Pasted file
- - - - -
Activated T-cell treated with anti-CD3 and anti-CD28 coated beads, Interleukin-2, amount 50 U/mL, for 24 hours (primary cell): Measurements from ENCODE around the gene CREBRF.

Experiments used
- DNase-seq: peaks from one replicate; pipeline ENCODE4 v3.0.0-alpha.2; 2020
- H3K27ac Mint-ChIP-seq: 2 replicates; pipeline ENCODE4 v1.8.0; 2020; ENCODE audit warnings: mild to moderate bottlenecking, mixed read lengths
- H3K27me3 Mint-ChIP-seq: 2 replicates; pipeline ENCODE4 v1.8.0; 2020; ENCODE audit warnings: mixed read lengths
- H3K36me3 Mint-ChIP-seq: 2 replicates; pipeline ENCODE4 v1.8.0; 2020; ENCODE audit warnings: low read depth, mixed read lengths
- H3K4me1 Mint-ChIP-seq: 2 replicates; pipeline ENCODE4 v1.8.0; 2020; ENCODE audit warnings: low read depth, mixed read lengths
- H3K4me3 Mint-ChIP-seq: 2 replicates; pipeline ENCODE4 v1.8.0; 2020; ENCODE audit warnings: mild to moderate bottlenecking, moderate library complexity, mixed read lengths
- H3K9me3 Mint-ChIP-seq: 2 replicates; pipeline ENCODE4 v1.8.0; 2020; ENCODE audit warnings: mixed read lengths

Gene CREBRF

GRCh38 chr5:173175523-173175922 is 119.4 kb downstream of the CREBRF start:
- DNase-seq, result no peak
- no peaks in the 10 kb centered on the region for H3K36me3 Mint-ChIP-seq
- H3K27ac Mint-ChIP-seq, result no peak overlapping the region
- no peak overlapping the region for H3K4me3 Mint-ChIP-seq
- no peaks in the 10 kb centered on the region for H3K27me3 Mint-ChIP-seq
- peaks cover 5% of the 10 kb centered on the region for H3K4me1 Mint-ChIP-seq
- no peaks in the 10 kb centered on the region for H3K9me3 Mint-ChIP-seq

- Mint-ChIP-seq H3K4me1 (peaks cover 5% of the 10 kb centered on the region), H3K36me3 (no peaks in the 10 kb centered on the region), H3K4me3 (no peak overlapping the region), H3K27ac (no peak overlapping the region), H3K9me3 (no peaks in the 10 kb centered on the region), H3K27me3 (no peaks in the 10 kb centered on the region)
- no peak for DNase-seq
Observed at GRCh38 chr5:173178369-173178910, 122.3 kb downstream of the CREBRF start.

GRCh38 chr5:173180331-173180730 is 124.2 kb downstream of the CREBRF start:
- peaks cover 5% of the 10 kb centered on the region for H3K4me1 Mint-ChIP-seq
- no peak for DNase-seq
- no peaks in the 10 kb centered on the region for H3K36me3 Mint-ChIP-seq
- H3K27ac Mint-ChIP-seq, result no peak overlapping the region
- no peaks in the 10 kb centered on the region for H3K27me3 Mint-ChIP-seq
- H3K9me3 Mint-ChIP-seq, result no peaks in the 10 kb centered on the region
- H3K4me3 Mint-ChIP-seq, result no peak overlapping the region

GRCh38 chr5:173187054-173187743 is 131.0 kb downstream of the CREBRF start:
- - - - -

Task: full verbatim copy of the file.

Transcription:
Activated T-cell treated with anti-CD3 and anti-CD28 coated beads, Interleukin-2, amount 50 U/mL, for 24 hours (primary cell): Measurements from ENCODE around the gene CREBRF.

Experiments used
- DNase-seq: peaks from one replicate; pipeline ENCODE4 v3.0.0-alpha.2; 2020
- H3K27ac Mint-ChIP-seq: 2 replicates; pipeline ENCODE4 v1.8.0; 2020; ENCODE audit warnings: mild to moderate bottlenecking, mixed read lengths
- H3K27me3 Mint-ChIP-seq: 2 replicates; pipeline ENCODE4 v1.8.0; 2020; ENCODE audit warnings: mixed read lengths
- H3K36me3 Mint-ChIP-seq: 2 replicates; pipeline ENCODE4 v1.8.0; 2020; ENCODE audit warnings: low read depth, mixed read lengths
- H3K4me1 Mint-ChIP-seq: 2 replicates; pipeline ENCODE4 v1.8.0; 2020; ENCODE audit warnings: low read depth, mixed read lengths
- H3K4me3 Mint-ChIP-seq: 2 replicates; pipeline ENCODE4 v1.8.0; 2020; ENCODE audit warnings: mild to moderate bottlenecking, moderate library complexity, mixed read lengths
- H3K9me3 Mint-ChIP-seq: 2 replicates; pipeline ENCODE4 v1.8.0; 2020; ENCODE audit warnings: mixed read lengths

Gene CREBRF

GRCh38 chr5:173175523-173175922 is 119.4 kb downstream of the CREBRF start:
- DNase-seq, result no peak
- no peaks in the 10 kb centered on the region for H3K36me3 Mint-ChIP-seq
- H3K27ac Mint-ChIP-seq, result no peak overlapping the region
- no peak overlapping the region for H3K4me3 Mint-ChIP-seq
- no peaks in the 10 kb centered on the region for H3K27me3 Mint-ChIP-seq
- peaks cover 5% of the 10 kb centered on the region for H3K4me1 Mint-ChIP-seq
- no peaks in the 10 kb centered on the region for H3K9me3 Mint-ChIP-seq

- Mint-ChIP-seq H3K4me1 (peaks cover 5% of the 10 kb centered on the region), H3K36me3 (no peaks in the 10 kb centered on the region), H3K4me3 (no peak overlapping the region), H3K27ac (no peak overlapping the region), H3K9me3 (no peaks in the 10 kb centered on the region), H3K27me3 (no peaks in the 10 kb centered on the region)
- no peak for DNase-seq
Observed at GRCh38 chr5:173178369-173178910, 122.3 kb downstream of the CREBRF start.

GRCh38 chr5:173180331-173180730 is 124.2 kb downstream of the CREBRF start:
- peaks cover 5% of the 10 kb centered on the region for H3K4me1 Mint-ChIP-seq
- no peak for DNase-seq
- no peaks in the 10 kb centered on the region for H3K36me3 Mint-ChIP-seq
- H3K27ac Mint-ChIP-seq, result no peak overlapping the region
- no peaks in the 10 kb centered on the region for H3K27me3 Mint-ChIP-seq
- H3K9me3 Mint-ChIP-seq, result no peaks in the 10 kb centered on the region
- H3K4me3 Mint-ChIP-seq, result no peak overlapping the region

GRCh38 chr5:173187054-173187743 is 131.0 kb downstream of the CREBRF start: